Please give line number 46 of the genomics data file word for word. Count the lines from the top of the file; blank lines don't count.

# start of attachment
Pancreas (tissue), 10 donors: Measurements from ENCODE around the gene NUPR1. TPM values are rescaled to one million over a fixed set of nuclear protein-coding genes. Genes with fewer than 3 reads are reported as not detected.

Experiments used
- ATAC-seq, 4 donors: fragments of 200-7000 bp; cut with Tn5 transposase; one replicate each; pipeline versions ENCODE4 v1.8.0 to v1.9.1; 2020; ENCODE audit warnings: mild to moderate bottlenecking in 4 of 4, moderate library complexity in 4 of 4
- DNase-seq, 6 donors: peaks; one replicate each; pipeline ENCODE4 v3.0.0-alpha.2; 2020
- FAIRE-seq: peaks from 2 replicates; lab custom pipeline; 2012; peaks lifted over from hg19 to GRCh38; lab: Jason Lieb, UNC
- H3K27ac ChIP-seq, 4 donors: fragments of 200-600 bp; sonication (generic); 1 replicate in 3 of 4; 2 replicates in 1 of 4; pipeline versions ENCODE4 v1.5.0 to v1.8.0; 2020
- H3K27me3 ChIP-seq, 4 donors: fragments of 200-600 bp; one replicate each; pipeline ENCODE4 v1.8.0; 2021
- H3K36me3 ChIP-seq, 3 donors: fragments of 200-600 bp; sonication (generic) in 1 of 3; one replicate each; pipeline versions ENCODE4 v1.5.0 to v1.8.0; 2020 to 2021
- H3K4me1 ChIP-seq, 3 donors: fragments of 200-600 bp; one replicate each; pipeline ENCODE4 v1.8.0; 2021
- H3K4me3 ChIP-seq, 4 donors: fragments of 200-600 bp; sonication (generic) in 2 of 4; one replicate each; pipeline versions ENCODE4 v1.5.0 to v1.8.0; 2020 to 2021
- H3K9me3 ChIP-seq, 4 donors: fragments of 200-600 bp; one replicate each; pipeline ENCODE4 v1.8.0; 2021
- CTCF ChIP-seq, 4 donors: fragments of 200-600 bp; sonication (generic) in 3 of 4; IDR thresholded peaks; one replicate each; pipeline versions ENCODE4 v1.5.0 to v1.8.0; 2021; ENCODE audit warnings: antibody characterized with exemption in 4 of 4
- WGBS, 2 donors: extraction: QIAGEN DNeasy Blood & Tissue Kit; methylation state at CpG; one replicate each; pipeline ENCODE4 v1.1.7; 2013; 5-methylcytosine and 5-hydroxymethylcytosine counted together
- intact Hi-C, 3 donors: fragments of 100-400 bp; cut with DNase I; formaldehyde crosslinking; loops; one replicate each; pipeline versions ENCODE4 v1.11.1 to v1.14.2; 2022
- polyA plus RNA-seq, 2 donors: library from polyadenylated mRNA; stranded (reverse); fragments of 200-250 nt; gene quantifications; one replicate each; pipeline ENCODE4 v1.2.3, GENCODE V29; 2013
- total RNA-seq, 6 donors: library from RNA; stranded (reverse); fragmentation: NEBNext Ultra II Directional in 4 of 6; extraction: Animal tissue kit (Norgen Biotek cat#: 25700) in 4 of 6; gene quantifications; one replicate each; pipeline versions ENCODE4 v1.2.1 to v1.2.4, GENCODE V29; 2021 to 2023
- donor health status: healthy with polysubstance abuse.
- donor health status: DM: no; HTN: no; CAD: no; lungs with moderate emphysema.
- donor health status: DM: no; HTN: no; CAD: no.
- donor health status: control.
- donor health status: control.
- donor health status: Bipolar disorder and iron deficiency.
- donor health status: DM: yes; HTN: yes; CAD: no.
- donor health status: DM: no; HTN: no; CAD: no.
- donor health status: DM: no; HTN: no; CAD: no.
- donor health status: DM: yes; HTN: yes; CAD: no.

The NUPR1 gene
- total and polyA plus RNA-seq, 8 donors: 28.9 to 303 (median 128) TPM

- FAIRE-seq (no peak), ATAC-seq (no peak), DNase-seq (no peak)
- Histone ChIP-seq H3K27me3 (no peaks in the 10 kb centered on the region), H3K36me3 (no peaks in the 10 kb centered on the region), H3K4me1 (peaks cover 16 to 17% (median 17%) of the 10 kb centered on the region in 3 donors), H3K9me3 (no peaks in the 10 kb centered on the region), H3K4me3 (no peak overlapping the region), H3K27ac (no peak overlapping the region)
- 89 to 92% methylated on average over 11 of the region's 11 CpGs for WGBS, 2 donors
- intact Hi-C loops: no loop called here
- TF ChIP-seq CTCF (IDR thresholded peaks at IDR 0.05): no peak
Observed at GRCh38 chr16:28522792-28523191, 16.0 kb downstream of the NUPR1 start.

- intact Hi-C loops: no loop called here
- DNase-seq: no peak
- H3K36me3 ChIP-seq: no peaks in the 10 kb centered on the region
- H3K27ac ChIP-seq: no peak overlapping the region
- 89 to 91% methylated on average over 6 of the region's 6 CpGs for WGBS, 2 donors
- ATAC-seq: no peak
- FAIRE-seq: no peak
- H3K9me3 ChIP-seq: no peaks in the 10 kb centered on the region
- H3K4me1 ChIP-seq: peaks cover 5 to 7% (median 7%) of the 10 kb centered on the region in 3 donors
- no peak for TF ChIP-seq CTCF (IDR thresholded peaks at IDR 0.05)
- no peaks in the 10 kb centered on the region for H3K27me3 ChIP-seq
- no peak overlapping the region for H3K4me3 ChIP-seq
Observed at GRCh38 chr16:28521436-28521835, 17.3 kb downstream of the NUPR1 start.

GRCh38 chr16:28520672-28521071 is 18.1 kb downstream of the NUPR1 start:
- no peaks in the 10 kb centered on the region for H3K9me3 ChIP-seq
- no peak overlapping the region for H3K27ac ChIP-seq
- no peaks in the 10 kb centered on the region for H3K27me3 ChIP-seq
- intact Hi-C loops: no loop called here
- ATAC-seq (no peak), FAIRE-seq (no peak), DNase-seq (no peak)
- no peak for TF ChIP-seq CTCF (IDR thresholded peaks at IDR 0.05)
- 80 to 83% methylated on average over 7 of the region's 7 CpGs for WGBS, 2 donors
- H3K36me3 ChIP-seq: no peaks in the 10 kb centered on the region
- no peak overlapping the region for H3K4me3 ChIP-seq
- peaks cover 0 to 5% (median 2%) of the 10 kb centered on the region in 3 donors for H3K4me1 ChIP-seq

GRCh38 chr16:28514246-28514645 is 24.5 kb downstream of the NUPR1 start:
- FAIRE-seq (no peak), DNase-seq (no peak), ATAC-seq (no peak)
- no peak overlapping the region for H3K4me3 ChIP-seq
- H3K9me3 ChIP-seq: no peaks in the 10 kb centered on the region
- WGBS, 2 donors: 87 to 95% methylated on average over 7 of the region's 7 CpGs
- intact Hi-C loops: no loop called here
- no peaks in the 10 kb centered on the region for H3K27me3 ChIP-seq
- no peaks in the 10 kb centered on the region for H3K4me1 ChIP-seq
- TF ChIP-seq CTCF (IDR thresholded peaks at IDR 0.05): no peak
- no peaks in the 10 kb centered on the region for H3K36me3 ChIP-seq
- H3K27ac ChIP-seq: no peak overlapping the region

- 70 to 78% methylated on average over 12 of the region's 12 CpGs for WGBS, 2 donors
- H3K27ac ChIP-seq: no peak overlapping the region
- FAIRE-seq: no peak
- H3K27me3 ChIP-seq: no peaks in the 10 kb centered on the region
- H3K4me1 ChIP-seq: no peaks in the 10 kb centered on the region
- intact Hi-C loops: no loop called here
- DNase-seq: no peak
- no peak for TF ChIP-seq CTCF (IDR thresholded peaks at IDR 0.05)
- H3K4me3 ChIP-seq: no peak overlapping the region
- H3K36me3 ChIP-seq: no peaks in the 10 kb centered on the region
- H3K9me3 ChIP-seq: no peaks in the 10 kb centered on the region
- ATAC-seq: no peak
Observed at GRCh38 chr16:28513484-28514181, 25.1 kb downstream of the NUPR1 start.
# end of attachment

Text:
- no peak overlapping the region for H3K4me3 ChIP-seq